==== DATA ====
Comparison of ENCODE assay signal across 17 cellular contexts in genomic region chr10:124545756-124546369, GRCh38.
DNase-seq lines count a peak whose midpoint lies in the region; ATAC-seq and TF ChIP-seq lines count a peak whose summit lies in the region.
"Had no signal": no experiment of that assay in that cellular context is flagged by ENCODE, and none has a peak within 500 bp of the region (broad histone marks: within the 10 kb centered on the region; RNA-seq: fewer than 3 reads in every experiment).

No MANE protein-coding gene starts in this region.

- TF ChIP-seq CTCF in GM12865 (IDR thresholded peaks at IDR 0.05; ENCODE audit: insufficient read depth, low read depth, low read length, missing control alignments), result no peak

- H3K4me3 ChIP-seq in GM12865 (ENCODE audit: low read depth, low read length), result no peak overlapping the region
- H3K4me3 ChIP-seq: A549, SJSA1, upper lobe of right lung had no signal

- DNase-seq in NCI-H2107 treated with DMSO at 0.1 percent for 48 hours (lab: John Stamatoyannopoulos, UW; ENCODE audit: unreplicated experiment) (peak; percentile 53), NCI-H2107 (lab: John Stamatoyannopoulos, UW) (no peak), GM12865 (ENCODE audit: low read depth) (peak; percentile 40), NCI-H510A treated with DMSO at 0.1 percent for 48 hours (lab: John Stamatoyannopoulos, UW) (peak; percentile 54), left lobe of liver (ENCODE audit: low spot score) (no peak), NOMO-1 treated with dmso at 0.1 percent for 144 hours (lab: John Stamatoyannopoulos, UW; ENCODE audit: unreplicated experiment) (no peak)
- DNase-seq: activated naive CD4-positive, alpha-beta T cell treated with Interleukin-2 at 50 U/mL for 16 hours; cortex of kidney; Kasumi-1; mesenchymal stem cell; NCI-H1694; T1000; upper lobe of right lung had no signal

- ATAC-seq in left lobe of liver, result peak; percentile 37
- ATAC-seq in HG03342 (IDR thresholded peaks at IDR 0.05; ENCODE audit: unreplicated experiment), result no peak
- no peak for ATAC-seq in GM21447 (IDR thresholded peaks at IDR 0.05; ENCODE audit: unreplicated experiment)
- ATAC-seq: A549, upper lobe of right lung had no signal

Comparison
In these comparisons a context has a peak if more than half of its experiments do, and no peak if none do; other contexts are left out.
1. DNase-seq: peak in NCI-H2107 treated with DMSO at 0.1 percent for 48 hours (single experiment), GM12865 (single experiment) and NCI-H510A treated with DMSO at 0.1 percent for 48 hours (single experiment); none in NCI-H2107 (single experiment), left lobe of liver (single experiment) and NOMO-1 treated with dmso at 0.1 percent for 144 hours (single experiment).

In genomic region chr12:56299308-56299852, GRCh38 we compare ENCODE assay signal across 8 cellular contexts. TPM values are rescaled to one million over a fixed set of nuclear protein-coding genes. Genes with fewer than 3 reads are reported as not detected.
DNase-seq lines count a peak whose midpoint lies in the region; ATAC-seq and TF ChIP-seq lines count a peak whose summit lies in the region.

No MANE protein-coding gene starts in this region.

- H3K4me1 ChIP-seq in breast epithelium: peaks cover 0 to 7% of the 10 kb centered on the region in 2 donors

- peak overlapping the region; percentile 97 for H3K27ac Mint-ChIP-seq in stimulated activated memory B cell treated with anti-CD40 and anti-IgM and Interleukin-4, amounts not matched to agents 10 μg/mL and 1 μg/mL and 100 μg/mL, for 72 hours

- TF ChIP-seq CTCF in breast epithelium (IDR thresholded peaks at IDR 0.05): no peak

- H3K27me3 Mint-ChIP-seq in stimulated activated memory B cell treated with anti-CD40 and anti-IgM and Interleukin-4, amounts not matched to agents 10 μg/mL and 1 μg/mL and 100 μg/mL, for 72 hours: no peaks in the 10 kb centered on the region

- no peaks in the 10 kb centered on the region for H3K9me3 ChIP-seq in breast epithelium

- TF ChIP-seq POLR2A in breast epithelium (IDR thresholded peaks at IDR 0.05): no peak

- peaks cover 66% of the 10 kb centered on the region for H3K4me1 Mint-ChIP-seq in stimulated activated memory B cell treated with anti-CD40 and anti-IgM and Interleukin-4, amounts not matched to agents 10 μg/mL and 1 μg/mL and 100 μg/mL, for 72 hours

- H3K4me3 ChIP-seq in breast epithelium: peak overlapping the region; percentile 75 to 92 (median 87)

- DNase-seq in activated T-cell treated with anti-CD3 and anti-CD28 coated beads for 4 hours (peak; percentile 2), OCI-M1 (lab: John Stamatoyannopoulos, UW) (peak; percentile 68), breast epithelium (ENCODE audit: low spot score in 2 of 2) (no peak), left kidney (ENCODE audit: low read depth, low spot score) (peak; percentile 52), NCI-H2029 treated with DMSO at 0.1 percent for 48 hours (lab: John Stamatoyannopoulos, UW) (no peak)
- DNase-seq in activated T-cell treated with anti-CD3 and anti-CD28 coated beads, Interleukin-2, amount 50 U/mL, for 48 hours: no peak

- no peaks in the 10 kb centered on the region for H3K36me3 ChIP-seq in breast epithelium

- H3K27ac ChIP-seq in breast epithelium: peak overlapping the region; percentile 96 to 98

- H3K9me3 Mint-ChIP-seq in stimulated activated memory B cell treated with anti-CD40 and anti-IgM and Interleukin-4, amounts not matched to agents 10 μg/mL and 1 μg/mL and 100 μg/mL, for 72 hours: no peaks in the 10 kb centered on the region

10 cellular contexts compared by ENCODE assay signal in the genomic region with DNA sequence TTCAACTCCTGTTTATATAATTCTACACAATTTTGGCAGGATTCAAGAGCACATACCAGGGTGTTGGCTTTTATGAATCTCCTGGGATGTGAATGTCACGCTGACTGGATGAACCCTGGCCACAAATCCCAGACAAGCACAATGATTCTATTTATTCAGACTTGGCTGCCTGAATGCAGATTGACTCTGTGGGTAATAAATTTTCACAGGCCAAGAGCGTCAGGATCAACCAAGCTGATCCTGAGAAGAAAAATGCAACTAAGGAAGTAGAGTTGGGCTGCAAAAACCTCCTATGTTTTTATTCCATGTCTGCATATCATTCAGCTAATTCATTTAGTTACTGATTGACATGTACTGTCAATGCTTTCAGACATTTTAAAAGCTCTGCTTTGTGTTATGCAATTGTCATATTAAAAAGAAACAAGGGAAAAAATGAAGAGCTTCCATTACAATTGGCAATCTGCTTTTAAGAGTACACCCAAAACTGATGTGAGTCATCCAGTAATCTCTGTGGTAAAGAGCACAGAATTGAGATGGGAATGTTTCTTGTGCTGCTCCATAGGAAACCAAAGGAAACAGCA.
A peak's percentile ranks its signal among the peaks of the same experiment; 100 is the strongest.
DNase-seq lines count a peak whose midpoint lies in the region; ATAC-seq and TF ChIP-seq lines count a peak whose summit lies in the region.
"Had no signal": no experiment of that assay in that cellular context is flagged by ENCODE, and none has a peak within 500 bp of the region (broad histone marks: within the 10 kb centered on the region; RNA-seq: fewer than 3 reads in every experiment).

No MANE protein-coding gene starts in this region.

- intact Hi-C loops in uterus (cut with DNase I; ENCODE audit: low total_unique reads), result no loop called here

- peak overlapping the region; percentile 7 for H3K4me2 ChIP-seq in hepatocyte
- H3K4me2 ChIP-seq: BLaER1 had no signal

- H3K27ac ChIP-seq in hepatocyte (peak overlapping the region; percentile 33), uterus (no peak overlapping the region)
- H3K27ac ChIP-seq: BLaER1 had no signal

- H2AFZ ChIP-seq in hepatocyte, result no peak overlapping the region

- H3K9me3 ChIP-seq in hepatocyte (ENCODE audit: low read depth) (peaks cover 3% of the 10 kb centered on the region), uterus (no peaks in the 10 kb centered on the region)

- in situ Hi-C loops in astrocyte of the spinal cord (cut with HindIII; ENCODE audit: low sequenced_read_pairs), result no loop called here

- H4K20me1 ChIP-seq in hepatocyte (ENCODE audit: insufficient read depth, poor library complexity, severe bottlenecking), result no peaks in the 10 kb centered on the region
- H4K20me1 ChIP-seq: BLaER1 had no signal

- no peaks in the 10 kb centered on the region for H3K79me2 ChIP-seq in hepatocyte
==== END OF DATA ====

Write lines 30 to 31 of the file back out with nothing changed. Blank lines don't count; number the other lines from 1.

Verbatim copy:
- no peaks in the 10 kb centered on the region for H3K36me3 ChIP-seq in breast epithelium

- H3K27ac ChIP-seq in breast epithelium: peak overlapping the region; percentile 96 to 98